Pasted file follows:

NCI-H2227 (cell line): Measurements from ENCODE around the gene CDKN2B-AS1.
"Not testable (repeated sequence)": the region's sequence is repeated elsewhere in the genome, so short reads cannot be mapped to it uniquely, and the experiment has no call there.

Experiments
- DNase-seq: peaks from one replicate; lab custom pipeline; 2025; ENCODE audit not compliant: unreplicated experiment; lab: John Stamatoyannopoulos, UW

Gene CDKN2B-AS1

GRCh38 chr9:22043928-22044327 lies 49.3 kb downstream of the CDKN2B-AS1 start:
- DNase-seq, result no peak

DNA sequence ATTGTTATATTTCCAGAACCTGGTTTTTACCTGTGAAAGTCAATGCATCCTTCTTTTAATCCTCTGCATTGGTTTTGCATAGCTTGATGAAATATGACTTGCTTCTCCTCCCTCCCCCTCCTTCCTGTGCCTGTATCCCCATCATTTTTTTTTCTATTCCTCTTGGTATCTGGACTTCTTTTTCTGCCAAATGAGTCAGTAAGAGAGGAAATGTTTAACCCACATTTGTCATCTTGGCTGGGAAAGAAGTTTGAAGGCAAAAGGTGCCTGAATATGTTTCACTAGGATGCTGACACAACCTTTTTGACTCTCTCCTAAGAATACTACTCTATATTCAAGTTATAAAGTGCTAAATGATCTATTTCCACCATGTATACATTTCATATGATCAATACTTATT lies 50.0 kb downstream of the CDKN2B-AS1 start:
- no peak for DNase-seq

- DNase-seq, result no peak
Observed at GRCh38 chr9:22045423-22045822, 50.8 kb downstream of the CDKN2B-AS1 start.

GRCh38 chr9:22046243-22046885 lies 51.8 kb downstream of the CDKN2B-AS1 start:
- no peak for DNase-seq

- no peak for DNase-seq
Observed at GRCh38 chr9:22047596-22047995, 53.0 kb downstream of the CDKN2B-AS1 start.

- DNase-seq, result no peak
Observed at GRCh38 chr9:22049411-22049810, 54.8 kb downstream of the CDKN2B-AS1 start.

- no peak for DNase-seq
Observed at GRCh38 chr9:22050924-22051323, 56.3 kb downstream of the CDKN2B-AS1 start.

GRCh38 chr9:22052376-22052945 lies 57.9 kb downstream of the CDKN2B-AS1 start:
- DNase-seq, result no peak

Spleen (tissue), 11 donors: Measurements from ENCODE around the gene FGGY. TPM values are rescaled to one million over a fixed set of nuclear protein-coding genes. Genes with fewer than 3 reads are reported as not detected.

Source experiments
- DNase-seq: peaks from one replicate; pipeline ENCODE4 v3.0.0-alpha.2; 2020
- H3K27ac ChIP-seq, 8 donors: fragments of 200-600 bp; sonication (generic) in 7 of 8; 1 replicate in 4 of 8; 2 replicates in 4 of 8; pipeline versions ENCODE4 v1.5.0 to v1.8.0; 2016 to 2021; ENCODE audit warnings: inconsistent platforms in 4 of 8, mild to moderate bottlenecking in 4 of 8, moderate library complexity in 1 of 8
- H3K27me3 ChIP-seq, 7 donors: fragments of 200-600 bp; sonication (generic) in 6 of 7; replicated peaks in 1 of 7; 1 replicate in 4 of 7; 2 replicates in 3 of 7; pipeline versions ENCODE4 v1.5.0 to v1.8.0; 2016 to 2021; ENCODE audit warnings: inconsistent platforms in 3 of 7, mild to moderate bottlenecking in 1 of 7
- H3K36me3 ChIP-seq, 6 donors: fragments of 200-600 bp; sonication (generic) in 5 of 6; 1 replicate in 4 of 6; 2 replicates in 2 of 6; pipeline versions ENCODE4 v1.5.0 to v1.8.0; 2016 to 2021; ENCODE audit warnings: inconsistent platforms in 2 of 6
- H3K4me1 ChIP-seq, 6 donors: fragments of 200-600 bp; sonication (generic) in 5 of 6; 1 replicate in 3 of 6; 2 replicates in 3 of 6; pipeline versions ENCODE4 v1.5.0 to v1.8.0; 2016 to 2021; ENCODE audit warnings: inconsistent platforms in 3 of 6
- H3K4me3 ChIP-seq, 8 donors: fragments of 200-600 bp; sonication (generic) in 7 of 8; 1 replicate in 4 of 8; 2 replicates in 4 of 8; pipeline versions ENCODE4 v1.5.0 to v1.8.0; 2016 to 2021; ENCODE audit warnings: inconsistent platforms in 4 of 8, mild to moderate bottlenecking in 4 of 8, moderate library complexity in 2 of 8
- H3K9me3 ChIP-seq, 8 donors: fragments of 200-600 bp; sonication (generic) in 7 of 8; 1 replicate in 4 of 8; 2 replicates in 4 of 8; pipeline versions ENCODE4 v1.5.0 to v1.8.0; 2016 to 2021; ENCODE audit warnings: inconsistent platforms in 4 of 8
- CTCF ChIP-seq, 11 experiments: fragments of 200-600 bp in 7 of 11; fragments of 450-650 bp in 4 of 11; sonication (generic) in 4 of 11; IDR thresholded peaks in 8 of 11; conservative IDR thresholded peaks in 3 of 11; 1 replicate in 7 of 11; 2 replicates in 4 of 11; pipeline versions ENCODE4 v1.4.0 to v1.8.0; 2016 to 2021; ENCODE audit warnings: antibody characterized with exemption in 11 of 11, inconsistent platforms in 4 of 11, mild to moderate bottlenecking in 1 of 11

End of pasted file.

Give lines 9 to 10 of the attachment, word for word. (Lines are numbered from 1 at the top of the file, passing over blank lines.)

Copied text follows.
- no peak for DNase-seq

- DNase-seq, result no peak